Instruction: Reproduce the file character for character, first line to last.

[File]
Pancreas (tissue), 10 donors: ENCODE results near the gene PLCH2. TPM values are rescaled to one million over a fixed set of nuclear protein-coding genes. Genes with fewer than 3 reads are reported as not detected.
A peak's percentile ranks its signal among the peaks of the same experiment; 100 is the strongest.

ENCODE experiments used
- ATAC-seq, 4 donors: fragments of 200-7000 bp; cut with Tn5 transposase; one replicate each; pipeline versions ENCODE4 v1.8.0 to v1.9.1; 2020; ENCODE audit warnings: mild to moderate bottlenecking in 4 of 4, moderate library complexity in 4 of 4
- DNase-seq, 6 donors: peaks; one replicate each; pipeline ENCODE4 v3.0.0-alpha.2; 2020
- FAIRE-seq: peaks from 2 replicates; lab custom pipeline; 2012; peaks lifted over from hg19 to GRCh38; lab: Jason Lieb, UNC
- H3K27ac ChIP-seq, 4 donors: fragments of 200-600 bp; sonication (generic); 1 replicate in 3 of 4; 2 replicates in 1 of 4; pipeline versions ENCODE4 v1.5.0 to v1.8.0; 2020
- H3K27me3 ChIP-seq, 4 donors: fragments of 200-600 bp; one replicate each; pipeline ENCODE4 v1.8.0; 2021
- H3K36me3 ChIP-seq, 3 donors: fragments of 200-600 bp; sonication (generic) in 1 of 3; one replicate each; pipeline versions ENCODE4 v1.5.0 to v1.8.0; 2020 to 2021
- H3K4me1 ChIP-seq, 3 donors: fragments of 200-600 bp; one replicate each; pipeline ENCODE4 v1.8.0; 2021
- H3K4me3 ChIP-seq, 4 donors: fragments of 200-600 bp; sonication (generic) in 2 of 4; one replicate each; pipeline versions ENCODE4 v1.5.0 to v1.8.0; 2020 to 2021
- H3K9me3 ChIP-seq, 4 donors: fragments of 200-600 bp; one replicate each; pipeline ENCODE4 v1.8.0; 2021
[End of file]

Pancreas (tissue), 10 donors: ENCODE results near the gene PLCH2. TPM values are rescaled to one million over a fixed set of nuclear protein-coding genes. Genes with fewer than 3 reads are reported as not detected.
A peak's percentile ranks its signal among the peaks of the same experiment; 100 is the strongest.

ENCODE experiments used
- ATAC-seq, 4 donors: fragments of 200-7000 bp; cut with Tn5 transposase; one replicate each; pipeline versions ENCODE4 v1.8.0 to v1.9.1; 2020; ENCODE audit warnings: mild to moderate bottlenecking in 4 of 4, moderate library complexity in 4 of 4
- DNase-seq, 6 donors: peaks; one replicate each; pipeline ENCODE4 v3.0.0-alpha.2; 2020
- FAIRE-seq: peaks from 2 replicates; lab custom pipeline; 2012; peaks lifted over from hg19 to GRCh38; lab: Jason Lieb, UNC
- H3K27ac ChIP-seq, 4 donors: fragments of 200-600 bp; sonication (generic); 1 replicate in 3 of 4; 2 replicates in 1 of 4; pipeline versions ENCODE4 v1.5.0 to v1.8.0; 2020
- H3K27me3 ChIP-seq, 4 donors: fragments of 200-600 bp; one replicate each; pipeline ENCODE4 v1.8.0; 2021
- H3K36me3 ChIP-seq, 3 donors: fragments of 200-600 bp; sonication (generic) in 1 of 3; one replicate each; pipeline versions ENCODE4 v1.5.0 to v1.8.0; 2020 to 2021
- H3K4me1 ChIP-seq, 3 donors: fragments of 200-600 bp; one replicate each; pipeline ENCODE4 v1.8.0; 2021
- H3K4me3 ChIP-seq, 4 donors: fragments of 200-600 bp; sonication (generic) in 2 of 4; one replicate each; pipeline versions ENCODE4 v1.5.0 to v1.8.0; 2020 to 2021
- H3K9me3 ChIP-seq, 4 donors: fragments of 200-600 bp; one replicate each; pipeline ENCODE4 v1.8.0; 2021